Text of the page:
Emerging Market FinTechs Poised to Drive Innovation and Inclusion in 2024

In 2023, the FinTech landscape experienced a transformative surge of innovations, reshaping financial technology from its core. These advancements, spanning cutting-edge technologies and the evolution of business models, have ignited a pivotal shift that goes beyond mere functionality, altering how financial services are accessed and utilized.

In a recent interview with PYMNTS, Jori Pearsall, chief business officer at Tala, discussed this wave of innovation, particularly highlighting its resonance in emerging markets like Southeast Asia. He pointed to the recent milestone of digital payments surpassing 50% of transactions in the region, signaling a departure from cash dominance. 

This shift, he said, presents a promising opportunity for FinTech firms, which can leverage the burgeoning mobile adoption trend to unlock access to a vast audience in the upcoming year.

Pearsall also highlighted the digital lending gap in Mexico — it stands at a mere 18% against an 80% mobile penetration rate — as another significant growth potential for FinTech companies to leapfrog into mobile-based financial services, a trend mirrored across Latin American countries.

India, another market brimming with potential, has made remarkable strides in digital infrastructure, Pearsall said, citing initiatives like the Unified Payments Interface (UPI) as a driving force behind the ubiquity of digital transactions in the country. 

However, despite high bank account penetration, nearly 80% of India’s population remains financially underserved, presenting a compelling landscape for FinTech players to bridge the gap. “When you have this kind of melting pot of strong technical solutions and a large, underserved audience, you’ll see a lot of tech-savvy players trying to dive in in the year to come to close that gap,” Pearsall said.

Bank-FinTech Collaborations

Acknowledging the challenging macro environment going into 2024, Pearsall emphasized a shift toward more partnerships between FinTech startups and established incumbents, with both sides leveraging their strengths for mutual benefit.

For FinTech firms increasingly focusing on belt-tightening amid mounting pressure from investors to pivot from growth to profitability, Pearsall’s view is that collaborations with incumbents will become increasingly critical, not just in sustaining business models but also in enhancing customer value propositions.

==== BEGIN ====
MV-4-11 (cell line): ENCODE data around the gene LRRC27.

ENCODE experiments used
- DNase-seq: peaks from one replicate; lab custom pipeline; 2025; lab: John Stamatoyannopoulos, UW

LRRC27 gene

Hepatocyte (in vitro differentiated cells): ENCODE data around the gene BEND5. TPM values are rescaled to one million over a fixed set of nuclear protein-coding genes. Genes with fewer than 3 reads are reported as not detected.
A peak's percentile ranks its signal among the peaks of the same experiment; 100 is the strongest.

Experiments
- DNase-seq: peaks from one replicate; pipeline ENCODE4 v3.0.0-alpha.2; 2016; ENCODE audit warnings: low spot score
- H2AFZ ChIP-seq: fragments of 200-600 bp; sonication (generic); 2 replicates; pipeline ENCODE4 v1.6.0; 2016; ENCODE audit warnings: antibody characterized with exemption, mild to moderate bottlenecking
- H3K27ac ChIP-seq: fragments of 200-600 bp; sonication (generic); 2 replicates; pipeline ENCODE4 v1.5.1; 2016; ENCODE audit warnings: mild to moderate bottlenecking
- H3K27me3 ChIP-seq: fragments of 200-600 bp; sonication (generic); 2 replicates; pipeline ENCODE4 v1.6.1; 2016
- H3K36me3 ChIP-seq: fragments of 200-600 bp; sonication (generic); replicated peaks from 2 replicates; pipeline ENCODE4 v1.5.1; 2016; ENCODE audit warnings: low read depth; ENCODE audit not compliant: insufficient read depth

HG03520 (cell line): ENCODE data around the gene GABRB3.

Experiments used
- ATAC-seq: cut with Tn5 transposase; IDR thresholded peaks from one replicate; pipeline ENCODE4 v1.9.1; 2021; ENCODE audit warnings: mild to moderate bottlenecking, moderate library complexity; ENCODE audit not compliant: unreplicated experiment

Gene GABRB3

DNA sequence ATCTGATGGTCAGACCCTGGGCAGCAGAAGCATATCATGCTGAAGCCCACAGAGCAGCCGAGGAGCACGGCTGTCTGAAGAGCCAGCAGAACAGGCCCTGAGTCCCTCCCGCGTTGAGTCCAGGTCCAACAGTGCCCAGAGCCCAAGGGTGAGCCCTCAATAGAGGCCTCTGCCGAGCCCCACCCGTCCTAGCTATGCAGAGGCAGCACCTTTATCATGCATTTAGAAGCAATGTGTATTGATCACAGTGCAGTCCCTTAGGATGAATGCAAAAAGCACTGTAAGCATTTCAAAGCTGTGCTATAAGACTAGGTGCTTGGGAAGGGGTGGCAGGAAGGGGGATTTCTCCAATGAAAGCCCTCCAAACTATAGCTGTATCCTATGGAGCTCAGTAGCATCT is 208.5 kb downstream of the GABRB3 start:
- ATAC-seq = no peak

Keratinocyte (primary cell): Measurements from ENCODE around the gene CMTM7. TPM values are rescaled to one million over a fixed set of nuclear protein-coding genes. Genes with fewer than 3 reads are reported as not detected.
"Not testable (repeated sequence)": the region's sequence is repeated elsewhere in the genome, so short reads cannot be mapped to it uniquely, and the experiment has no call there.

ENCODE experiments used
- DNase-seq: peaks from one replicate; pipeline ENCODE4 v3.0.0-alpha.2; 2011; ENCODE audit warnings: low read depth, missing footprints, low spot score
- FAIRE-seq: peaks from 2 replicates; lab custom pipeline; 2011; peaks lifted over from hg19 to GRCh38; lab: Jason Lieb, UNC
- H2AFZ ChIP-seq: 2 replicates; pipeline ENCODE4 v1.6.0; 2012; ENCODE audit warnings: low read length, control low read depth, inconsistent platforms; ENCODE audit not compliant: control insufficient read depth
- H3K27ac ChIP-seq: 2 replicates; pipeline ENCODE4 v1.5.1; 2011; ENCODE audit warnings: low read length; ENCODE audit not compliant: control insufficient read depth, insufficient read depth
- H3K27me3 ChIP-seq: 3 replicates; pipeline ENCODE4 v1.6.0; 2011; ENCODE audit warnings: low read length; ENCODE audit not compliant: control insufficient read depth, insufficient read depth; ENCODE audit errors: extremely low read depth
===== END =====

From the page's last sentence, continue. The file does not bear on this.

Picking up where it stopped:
“We have FinTechs that are more nimble, flexible and can bring solutions to market more quickly, but at the same time, gone are the days of abundant cheap venture capital dollars,” Pearsall said. 

On the other hand, a tighter macro climate generally translates to more constrained budgets for incumbents’ in-house teams, which in turn puts internal research and development (R&D) on the back burner. In this scenario, partnerships with FinTechs will become the avenue to foster innovation, he said, adding that this mutual recognition will drive both established incumbents and burgeoning FinTechs toward a shared pursuit of collaborative initiatives.

Despite having built a robust in-house solution for its services, Tala, too, recognizes the value in these partnerships, Pearsall said. In fact, these collaborations remain pivotal to the firm’s growth, enabling access to new audience segments and facilitating the swift and cost-effective expansion of service offerings for end consumers.

As he noted: “When there’s this pressure toward partnerships, ultimately the customer value proposition should get stronger. And when the customer value proposition gets stronger, good things tend to happen.” 

AI and ML Transform Lending

Artificial Intelligence (AI) and machine learning (ML) have emerged as game-changers in the FinTech landscape, and particularly in the emerging market lending space, Pearson said, echoing similar insights shared by Tala Chief Technology and Product Officer Kelly Uphoff in a separate PYMNTS interview

Across these markets, the complexities of providing real-time, personalized decision-making across diverse languages and cultures pose considerable challenges, especially given the limited data available and often minimal or even nonexistent formal credit histories.

“Sometimes, there’s not even much of an identity history, [however], with the latest advancements in AI and ML, [lending] is getting better, faster, easier,” he said. Pointing to AI-driven platforms like Metaflow, he said these tools have transformed the underwriting process, enabling the swift delivery of personalized decisions in near real time.

Beyond lending, Pearsall said AI and ML advancements promise elevated customer service experiences in the coming year, enabling faster and more personalized responses, which will be critical in catering to millions of emerging markets “coming online and accessing these services digitally for the first time.” 

Overall, as 2024 unfolds, the FinTech space is bracing for accelerated advancements driven by collaborative endeavors, evolving regulations, and AI-powered innovations. These driving forces are set to usher in progressive changes for millions of underserved populations while opening new avenues for inclusive access across the global financial landscape.